Penny For Your Thoughts: Do Your Hide Your Depressed Self?
I wanted to call today’s column, “When I’m Depressed, Stop Acting Like I Have Cooties.”
Having been diagnosed with clinical depression for nearly 20 years (and most recently with bipolar depression), I know from experience that people don’t want to be around me when I’m at my most depressed. And that’s okay, because there are some people who I don’t want to be around when I’m at my most depressed.
By my estimate, there are three types of people whose phone calls you should avoid when you’re a person who suffers from depression and feeling your lowest:
- The people who can “tell something’s wrong,” “can hear it in your voice” and just want to “know what’s going on…stop crying…talk to me.”
- The people who want to come over and cheer you up.
- The people who don’t want to hear that you’re feeling more depressed than usual. But if you insisted on telling them what’s really going on, you’d hear them sigh heavily, sounding exasperated and/or disappointed that you were feeling that way yet again.
My solitude during periods of depression is largely self-inflicted. When I’m at my most depressed, I call it “not feeling well.” Using that phrase helps because if I’m feeling sh*tty with strep throat, I don’t invite my friends over to witness my matted hair, crusty eyes, and slobber pillow. Plus, when you’re sick, there’s the expectation that you should quarantine yourself to spare other folks your germs. Thing is, there are plenty of sicknesses that you can’t catch. (And, to be clear, “sickness” is a term I somewhat reluctantly and delicately employ here.) Strep throat is contagious. But depression is not. (And this isn’t conjecture; it’s a scientific fact, further supported by new research.)
Part of why I stay to myself when I’m at my most depressed is because I know, firsthand, that being around Depressed Penny can make people want to douse themselves with invisible “Forcefield, No Backs” spray. It’s that feeling you get after you’ve spent only a few minutes at a hoarder’s home, brushing against cruddy boxes and stepping over weeks-old cat litter. But as leave you still feel imaginary mites crawling on your arm or laying eggs in your scalp, like, “Get away from me! Get them off of me!”
I wouldn’t want to be around Depressed Penny, either. She refuses to shower and will only watch the same old episodes of Frasier, Friends, and Law & Order Special Victims Unit. Depressed Penny is an acquired taste. Most people avoid Depressed Penny and wait her out from a distance. Some people, like my friend Whitney, will forcefully insist that she rejoin the land of the living. But even Whitney is not shy about expressing her dislike for Depressed Penny. She will drag Depressed Penny to Joe’s Crab Shack for a spontaneous lunch date just because she wants to spend time with whatever Penny that she can get. She won’t insist that Depressed Penny take a shower but she will insist that Depressed Penny cover her matted afro with something other than a satin sleep bonnet. During lunch, Depressed Penny will cry a lot and laugh a lot and cry some more. To Whitney, Depressed Penny is still Human Penny.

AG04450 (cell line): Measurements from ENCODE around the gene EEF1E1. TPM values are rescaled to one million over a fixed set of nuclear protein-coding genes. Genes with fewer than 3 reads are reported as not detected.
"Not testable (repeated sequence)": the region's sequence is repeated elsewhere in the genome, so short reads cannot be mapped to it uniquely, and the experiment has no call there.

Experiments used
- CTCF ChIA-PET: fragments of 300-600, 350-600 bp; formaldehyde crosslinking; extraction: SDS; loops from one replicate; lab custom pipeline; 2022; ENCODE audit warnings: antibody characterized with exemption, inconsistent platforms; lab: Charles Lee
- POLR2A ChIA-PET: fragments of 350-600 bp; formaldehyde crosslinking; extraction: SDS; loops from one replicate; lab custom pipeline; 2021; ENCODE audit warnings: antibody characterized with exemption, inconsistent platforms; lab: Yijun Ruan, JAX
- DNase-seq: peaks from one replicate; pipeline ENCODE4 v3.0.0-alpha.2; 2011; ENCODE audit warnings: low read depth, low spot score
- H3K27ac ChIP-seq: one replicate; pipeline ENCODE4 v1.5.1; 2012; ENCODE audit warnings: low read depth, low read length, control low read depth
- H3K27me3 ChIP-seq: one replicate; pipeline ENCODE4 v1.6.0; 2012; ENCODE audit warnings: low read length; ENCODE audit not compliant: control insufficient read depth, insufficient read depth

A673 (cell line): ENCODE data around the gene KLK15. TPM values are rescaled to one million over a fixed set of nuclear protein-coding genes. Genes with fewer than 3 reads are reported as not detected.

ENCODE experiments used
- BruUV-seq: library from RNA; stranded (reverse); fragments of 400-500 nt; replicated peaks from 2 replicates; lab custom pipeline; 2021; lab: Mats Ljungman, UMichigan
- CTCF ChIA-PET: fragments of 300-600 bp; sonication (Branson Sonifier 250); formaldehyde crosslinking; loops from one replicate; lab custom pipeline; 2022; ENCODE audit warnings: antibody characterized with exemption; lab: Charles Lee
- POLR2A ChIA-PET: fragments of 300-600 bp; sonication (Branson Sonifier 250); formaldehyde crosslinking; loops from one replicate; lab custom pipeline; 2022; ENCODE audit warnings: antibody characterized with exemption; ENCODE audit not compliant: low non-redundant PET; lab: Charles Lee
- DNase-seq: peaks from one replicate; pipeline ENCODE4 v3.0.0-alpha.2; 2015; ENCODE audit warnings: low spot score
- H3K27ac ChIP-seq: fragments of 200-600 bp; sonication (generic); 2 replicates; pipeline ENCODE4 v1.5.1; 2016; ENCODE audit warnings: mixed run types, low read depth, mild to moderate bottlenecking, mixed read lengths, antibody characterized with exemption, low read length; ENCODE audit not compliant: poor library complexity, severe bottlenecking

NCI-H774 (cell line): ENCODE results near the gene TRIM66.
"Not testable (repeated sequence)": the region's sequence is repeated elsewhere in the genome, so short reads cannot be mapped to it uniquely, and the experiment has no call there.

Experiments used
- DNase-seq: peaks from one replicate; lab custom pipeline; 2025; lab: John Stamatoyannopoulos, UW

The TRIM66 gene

I’ve learned that while some folks, like Whitney, aren’t afraid to be around Depressed Penny, they are quite disinterested in witnessing her in her natural habitat: The couch. Who could blame them? There’s nothing fun about watching a thirty-something-year-old woman lay there lifelessly while self-medicating and numbing herself with Netflix. Such sullen behavior grosses out most people, and they’re afraid of getting the doom-and-gloom cooties.
However, the well and the unwell must coexist. People who have depression don’t live in a bubble any more than people who have HIV or cancer or herpes. What that means is sometimes we bump heads.
Recently, I made an appearance as Depressed Penny and bumped heads with the guy I’ve been dating (and who I’ve talked about in my columns recently). After I completed a drawn-out relocation from New York City to my hometown in Pennsylvania, I spent a few days on my new beau’s couch eating pizza and binge-watching Netflix. For me, it was a familiar rut and hiding place–except I was in plain sight. For him, it was worrisome. He asked me every morning, “Are you gonna get off the couch today?’ And he sent me text messages saying, “Did you get off the couch yet?” and “All that sleep isn’t good for you.” When I got defensive about his inquiries, we had a text argument that devolved into this man telling me, “Too bad you left your therapist in NYC because you’re CRAZY.”
When he said that, he may as well have kneed me in the stomach (that’s what it felt like). I have not been shy to talk about depression with him or anyone else. But telling people you have depression is one thing; letting people see you in your various states of depression is another. It is the nature of the beast to withdraw from friends and family. But I’ve lived alone for more than a decade and I haven’t been in a relationship for many years, so I’ve spent a long time not learning how to bear with people while they bear with me.
If you have depression, how do you deal with people seeing Depressed You? Do you feel like people act as though Depressed You has cooties and needs to “clean up her act,” so to speak? If you love someone who has depression, do you ever get to see Depressed ___ and, when you do, how do you react?